Travel has changed since Wanderlust first hit the shelves. Here's a collection of bygone travel 'experiences' we're glad to see the back of
In these days of instant communication, it’s easy to forget that, not so long ago, phoning home was a complicated business. It involved finding the local telephone centre where someone behind a counter would dial the number for you and then direct you to a numbered booth to take it.
Of course, the centres were never open at times that coincided with sociable hours back home. And the operator invariably got one or more of the digits wrong before directing you to a booth that didn’t work. But most annoying of all, at up to $12 a minute you could never afford long enough to say anything more than: "Mum, send me money!"
The trouble with travellers cheques is that nobody wanted to cash them. Travellers were always left with the dilemma of cashing a large denomination and being left with wads of a currency that no-one wanted to buy back off them. Or cashing a small denomination cheque and losing most of it in fees. And merchants didn’t want them because they couldn’t trade them on the black market.
Their biggest selling point was that they could be replaced if they were lost or stolen. Indeed, every ad you ever saw for travellers cheques featured a cheerful chap tracking down robbed travellers in some exotic corner of the world and handing them their replacement cheques. It never worked like that, of course. Most issuers refused to replace the cheques on the grounds that they felt the said backpacker was trying to scam them. Most of the time they were right.
Where you accurately anticipate where and when you will be on a certain date and your friends and family send letters to the main post office in that exotic outpost, marking them ‘Poste Restante,’ and they arrive in time for you to swing by and pick them up.
It was never going to work.
Two decades ago inflight entertainment consisted of a single movie shown on a tiny screen hanging from the ceiling of the plane, 20 rows away, with the soundtrack playing through crappy plastic tube headphones that were never loud enough. So think twice about complaining about the two Bruce Willis movies on the multi-channel entertainment panel on the back of the seat in front of you. At least you have a choice.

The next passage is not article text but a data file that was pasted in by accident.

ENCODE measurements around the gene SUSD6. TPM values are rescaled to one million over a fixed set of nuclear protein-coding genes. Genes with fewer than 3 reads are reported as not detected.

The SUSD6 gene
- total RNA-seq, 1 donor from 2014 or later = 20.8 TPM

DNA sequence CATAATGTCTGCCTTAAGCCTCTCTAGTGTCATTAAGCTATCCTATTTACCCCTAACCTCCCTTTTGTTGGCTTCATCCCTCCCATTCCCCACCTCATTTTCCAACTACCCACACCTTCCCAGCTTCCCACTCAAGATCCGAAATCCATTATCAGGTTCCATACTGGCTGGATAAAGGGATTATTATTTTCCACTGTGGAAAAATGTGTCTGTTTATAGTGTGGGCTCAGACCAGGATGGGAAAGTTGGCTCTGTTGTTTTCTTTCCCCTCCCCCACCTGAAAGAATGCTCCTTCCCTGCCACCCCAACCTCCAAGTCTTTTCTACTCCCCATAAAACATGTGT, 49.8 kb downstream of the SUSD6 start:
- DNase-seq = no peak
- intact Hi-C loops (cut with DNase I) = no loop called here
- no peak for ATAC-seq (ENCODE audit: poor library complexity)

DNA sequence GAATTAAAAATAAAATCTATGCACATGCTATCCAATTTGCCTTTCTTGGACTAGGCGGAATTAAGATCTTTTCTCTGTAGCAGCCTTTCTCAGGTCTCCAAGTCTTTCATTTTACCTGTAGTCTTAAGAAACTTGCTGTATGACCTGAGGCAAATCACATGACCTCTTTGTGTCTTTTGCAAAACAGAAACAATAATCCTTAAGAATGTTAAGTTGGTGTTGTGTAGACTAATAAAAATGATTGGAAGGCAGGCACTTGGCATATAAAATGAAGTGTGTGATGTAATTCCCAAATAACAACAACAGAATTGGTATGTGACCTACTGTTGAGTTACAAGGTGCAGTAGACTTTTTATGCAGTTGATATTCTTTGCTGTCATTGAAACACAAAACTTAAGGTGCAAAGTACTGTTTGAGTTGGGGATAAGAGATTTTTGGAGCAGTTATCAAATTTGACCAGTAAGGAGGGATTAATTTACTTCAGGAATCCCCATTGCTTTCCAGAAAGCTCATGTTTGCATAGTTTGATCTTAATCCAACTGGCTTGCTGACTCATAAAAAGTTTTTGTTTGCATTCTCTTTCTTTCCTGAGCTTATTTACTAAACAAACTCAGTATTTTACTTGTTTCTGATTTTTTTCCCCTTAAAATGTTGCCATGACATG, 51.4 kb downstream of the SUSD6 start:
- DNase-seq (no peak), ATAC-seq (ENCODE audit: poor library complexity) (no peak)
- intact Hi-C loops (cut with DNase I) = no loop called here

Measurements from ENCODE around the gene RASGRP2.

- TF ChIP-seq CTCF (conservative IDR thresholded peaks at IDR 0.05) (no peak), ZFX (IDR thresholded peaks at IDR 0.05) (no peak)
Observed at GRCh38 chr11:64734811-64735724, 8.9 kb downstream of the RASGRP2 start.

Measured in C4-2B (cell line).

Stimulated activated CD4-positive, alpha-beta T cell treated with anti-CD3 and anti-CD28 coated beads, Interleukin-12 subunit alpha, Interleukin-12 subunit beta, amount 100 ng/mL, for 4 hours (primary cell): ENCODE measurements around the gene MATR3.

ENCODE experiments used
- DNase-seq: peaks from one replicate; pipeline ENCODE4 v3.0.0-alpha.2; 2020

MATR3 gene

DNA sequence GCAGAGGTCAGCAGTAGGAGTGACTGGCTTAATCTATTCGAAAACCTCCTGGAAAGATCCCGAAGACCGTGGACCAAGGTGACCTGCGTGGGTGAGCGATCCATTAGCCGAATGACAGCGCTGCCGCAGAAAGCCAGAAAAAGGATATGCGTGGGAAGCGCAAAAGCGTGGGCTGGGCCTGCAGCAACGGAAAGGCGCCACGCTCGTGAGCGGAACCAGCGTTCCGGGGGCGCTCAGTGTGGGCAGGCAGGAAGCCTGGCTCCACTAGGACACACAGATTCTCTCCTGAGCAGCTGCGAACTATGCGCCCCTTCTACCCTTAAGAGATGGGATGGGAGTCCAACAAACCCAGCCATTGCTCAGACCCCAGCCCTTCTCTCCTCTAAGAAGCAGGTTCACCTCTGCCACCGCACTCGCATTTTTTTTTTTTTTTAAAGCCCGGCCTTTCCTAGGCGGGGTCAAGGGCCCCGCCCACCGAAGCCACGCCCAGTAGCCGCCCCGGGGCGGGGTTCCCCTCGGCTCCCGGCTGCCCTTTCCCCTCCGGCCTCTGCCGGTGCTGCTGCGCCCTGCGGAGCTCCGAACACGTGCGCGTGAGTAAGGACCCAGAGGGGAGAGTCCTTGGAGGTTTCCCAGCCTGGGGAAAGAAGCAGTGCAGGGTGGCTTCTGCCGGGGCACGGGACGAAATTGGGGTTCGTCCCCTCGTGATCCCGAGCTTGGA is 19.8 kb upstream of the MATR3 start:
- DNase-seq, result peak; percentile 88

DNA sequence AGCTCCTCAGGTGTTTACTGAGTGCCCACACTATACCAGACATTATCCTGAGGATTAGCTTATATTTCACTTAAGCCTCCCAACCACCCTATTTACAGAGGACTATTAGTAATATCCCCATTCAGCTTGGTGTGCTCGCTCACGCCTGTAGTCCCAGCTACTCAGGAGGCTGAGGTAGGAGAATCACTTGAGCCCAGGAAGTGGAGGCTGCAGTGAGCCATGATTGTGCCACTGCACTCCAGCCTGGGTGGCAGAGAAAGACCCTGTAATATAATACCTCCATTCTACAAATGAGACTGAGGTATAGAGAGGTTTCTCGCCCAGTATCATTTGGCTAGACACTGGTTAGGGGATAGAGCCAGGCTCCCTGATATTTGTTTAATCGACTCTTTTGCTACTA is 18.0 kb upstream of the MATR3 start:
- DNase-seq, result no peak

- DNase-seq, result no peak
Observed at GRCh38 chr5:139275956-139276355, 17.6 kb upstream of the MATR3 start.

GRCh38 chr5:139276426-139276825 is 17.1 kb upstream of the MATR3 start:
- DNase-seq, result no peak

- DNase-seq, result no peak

Twenty years ago, every travellers’ ghetto across the globe came complete with Bucket Shops – tiny, fly-by-night travel agents that specialised in flogging cheap airfares to unsuspecting travellers. If you were lucky, the ticket they sold you was real and there was a seat waiting for you when you arrived at the airport. If not, you’d return to the said backpacker ghetto to find the bucket shop shuttered and the owner gone – a refund policy still favoured by some budget airlines today.
Back in the day, if you wanted to contact a fellow traveller while you were on the road, it was as simple as finding the local fleapit favoured by backpackers and sticking a handwritten note on the noticeboard. If you were lucky, the said traveller would drop by and see it and leave a note for you in reply. If you were unlucky, the message would blow off, the manager would decide to clear the board or a fellow traveller would cover your note with a note for the girl he met a couple of towns away that he was hoping to hook up with again.
Before Pirate Bay and other bit torrent sites, battered C90 audio cassettes were the medium of choice for getting hold of the latest tunes cheaply. They were clunky things that took up a third of the space of your backpack and would invariably unspool into the insides of your Walkman. Worse, you were never really sure that the music would match that advertised on the cover. A dodgy copy of Nevermind I picked up in Sofia came with a couple of Phil Collin’s tracks tacked on to the end. I’m still working through that in therapy.
Anything you’re glad to see the back of from travelling 20 years ago? Tell us in the comments section below.
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